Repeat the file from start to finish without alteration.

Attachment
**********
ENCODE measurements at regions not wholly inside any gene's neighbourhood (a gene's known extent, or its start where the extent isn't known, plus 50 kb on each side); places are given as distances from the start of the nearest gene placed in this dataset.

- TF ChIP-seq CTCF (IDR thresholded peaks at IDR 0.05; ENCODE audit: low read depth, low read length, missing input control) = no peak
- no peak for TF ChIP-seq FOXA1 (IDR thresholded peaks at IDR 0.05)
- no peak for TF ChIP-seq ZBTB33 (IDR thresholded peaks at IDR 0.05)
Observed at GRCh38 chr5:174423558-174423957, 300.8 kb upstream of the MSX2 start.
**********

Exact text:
ENCODE measurements at regions not wholly inside any gene's neighbourhood (a gene's known extent, or its start where the extent isn't known, plus 50 kb on each side); places are given as distances from the start of the nearest gene placed in this dataset.

- TF ChIP-seq CTCF (IDR thresholded peaks at IDR 0.05; ENCODE audit: low read depth, low read length, missing input control) = no peak
- no peak for TF ChIP-seq FOXA1 (IDR thresholded peaks at IDR 0.05)
- no peak for TF ChIP-seq ZBTB33 (IDR thresholded peaks at IDR 0.05)
Observed at GRCh38 chr5:174423558-174423957, 300.8 kb upstream of the MSX2 start.